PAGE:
"Listen to yourself," the woman said sternly as she took off her hat with her other hand, "you don't come into our home, soldier or not, and say something so inconsiderate to Velvet. Would you rather she Shook you? Slapped you? Poured cold water over you? Do you honestly expect a soul as kind, sweet, and loving as hers to do such a thing? She let you sleep because she thought you needed it."

The sheer authority behind Coco's voice cut through her like butter. It didn't terrify her as much as Weiss's voice did, even though the innkeeper was older, but it wasn't that far off. Despite the fact that she held a position of higher power, an escalating argument could very well be reported back to Weiss with or without her knowing—potentially damaging her barely recovering reputation. Ruby bit down on her lip. No, she shouldn't have thought of it like that. Through it all, she was their guest and while her unintentional rudeness might have been tolerated by Velvet, Coco was different.

Ruby wrestled back the urge to sigh and instead looked the woman in the eye and nodded. "You're right. I was wrong to say those things. You, Velvet, Fox, and Yatsuhashi have treated me far better than I deserve. I'm sorry." The knot in her throat still made her feel pathetic, as if months of harsh and brutal training as a soldier of Weischandel hadn't changed her habit of being emotional one bit. Ruby sniffed and lowered her head instinctively. "I…I'm scared of how this'll look to the heiress."

Footsteps. The pace quickened as they approached her, and Ruby braced her cheeks for what she thought would be a slap—but instead the hands went for her shoulders.

"I accept your apology. But I too, need to apologize" Coco said softly as she lifted Ruby's chin up so that their gazes met. "I imagine we're both in…" Her voice trailed off as she struggled to find the word, ultimately casting a disdainful look off to side away from Ruby. "…peculiar relationships with the Schnees—us tied to Eisenstark, you to Vermilion; just as how you have your mission, so do we. Which is why I treated you so suspiciously earlier. Even though you were the one sent directly to us by the heiress, I didn't know and let my fear get the better of me. I began to think what would happen to our standing with the Schnees if somehow an outsider made their way into a Weischandelian reconnaissance hub. A den for spies," she then added when Ruby tilted her head at the word 'reconnaissance.' Coco's arms fell to her side and her voice dropped to a whisper, "It would ruin us."

Just as how Ruby had been dragged into being a dog for Weiss, it was the same for the Adelina Inn, the kennel to house her. Really, they were both on the same side and hostility towards each other was the last thing they needed.

Ruby reached out and touched Coco's arm. "I'm sorry to hear that. I really am."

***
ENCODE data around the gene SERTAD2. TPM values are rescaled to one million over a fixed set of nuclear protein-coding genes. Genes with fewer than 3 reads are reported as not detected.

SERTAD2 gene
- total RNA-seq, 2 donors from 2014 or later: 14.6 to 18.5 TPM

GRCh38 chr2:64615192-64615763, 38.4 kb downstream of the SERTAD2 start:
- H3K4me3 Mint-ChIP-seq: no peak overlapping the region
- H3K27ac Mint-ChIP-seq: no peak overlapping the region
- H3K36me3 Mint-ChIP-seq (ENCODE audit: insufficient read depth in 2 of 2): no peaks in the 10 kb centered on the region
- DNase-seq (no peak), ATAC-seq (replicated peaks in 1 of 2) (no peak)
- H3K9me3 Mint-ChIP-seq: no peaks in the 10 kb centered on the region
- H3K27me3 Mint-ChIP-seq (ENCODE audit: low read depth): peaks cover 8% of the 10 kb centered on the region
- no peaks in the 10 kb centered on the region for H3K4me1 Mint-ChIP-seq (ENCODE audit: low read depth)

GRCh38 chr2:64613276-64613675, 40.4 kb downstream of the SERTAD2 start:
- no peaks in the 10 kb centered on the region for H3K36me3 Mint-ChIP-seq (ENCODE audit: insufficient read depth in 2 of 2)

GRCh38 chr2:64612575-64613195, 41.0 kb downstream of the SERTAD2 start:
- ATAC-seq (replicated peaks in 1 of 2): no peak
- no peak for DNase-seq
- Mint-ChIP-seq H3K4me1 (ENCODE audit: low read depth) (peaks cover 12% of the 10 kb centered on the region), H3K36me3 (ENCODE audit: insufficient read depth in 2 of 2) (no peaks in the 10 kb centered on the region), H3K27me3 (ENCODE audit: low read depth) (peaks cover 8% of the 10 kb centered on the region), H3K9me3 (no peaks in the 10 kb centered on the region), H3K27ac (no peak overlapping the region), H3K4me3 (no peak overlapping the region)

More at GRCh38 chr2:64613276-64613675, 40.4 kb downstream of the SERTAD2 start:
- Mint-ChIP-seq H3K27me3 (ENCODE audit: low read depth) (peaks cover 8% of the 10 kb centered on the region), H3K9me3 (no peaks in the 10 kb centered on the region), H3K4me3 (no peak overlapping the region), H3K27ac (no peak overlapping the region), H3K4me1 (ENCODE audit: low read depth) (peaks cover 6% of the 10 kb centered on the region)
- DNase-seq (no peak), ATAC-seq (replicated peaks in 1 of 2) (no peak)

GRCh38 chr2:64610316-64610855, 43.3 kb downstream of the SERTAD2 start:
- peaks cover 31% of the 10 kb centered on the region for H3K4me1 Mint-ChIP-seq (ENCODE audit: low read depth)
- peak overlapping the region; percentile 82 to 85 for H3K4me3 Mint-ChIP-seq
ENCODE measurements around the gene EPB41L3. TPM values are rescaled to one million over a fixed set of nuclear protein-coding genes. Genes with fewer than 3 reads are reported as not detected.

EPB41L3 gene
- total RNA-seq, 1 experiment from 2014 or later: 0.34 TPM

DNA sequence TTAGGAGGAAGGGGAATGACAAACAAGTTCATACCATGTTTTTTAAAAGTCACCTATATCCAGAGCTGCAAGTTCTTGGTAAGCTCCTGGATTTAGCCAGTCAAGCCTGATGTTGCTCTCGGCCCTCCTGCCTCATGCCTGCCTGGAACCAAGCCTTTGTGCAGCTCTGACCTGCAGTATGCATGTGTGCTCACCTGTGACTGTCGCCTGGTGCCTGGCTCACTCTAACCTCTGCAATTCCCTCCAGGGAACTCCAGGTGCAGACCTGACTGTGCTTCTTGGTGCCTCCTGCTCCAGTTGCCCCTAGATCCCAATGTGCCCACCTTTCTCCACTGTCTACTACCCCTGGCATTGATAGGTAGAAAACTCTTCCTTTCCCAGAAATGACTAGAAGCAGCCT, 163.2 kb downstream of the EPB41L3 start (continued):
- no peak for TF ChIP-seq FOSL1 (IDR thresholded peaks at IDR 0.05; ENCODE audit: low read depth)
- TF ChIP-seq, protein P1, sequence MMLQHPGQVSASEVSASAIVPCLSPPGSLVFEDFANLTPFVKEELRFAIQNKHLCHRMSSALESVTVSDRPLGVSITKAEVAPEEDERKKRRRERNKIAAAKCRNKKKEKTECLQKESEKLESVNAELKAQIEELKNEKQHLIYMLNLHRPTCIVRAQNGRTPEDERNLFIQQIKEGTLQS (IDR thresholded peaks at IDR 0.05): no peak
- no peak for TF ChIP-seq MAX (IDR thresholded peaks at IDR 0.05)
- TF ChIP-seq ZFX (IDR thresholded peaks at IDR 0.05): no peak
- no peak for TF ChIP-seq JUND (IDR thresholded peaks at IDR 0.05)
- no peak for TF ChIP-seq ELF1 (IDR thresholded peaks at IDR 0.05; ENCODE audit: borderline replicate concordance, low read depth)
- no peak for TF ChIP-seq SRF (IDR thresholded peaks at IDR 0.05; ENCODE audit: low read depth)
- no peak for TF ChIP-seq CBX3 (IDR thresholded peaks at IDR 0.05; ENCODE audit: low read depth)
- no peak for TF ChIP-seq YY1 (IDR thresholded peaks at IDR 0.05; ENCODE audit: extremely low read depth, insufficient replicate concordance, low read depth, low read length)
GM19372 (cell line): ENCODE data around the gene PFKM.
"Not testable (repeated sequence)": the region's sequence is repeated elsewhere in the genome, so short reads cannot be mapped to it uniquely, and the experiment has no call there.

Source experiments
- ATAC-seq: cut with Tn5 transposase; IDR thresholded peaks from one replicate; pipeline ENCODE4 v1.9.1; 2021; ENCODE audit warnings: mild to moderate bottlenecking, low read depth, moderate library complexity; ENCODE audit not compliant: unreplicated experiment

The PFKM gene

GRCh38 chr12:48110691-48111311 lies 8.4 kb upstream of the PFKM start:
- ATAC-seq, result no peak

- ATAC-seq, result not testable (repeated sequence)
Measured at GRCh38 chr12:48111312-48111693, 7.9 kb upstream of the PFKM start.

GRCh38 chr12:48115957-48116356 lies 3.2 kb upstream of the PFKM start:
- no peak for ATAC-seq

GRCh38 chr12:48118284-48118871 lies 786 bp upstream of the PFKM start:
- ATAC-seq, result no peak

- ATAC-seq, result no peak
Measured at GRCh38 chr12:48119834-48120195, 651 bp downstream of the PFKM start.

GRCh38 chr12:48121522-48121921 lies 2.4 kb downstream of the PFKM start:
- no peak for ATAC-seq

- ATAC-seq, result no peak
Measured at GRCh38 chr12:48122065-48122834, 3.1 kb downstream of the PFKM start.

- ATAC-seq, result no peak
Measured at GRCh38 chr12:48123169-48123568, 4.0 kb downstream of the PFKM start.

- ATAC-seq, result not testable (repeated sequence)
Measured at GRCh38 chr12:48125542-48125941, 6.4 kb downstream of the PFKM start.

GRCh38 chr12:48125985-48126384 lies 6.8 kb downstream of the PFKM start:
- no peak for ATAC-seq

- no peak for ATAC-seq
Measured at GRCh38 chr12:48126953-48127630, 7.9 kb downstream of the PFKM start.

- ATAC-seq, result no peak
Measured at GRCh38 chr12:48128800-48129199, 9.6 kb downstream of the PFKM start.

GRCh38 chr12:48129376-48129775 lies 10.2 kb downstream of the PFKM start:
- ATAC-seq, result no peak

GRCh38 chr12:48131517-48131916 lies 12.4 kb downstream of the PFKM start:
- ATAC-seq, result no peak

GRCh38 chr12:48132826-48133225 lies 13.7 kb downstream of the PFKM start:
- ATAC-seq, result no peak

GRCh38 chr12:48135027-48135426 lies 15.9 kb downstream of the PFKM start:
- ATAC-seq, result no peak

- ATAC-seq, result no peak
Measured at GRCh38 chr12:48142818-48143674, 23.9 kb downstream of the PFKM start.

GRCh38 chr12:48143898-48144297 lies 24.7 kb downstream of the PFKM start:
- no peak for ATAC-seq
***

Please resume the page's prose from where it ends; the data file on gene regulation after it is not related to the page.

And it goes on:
The innkeeper placed a hand over hers and laughed. "But we're adults! Whatever could happen to us I'm positive the four of us could overcome it, just like we always have. And I know that Velvet would say that she'd gladly bear that burden for a child."

A pout easing its way onto her face, Ruby raised an eyebrow, "I'm not a child though."

"Oh really?" Coco replied as she suddenly straightened her posture and looked down at Ruby, "How old are you?"


"Mm. Still a child."

"H-Hey!" Ruby managed to get out before being pulled into a more playful embrace and having her hair ruffled. Initially wary of such outright friendliness, she quickly accepted it happily. Perhaps the height difference made her think of Yang.

"Okay, okay," Coco said as she let go and took a step back. "I'm glad we were able to talk about this Ruby. And please believe me when I say that an hour nap isn't going to stain your progress here in the slightest. Velvet, I, and the others will feed you, house you, even point you in some directions we'd think would benefit you. Can you expect to deliver good reports to Lady Schnee if you're starving and exhausted?"

Ruby fiddled with her hands momentarily. "No…"

"That's what I thought." With a big smile, Coco put her hat back on and walked to the door before gesturing to her amicably. "Now go get ready, little spy. There's some tea and toast here if you wanted a quick bite before heading back out. Come ring for us in the main hall and we'll tell you everything you need to know about Delenier and more."

Straightening her posture, Ruby snapped a quick salute.

Lutolf Schnee made another round through the small garden. Abundant with lush and beautiful flowers, the heart of it all was an old Yggdago tree. Rooted in the middle of the garden, its vast age could easily be distinguished by the massive sprawling roots that led to where younger trees had sprouted. A species native only to the forests of Duodon, they were as culturally important to its people as were the Leidbaum trees of Forever Fall to the people of Weischandel. Circling the old tree, he sadly regarded the numerous ribbons tied to branches. Written on them were poems and prayers—left there to remember and honor the dead.

Leaving Vermilion a week and a half after Weiss did, he, Pyrrha, and a small escort of four sentinels rode for two days until they reached a small outpost along the eastern border where they were quickly intercepted by a dozen rangers—Duodonian mounted archers.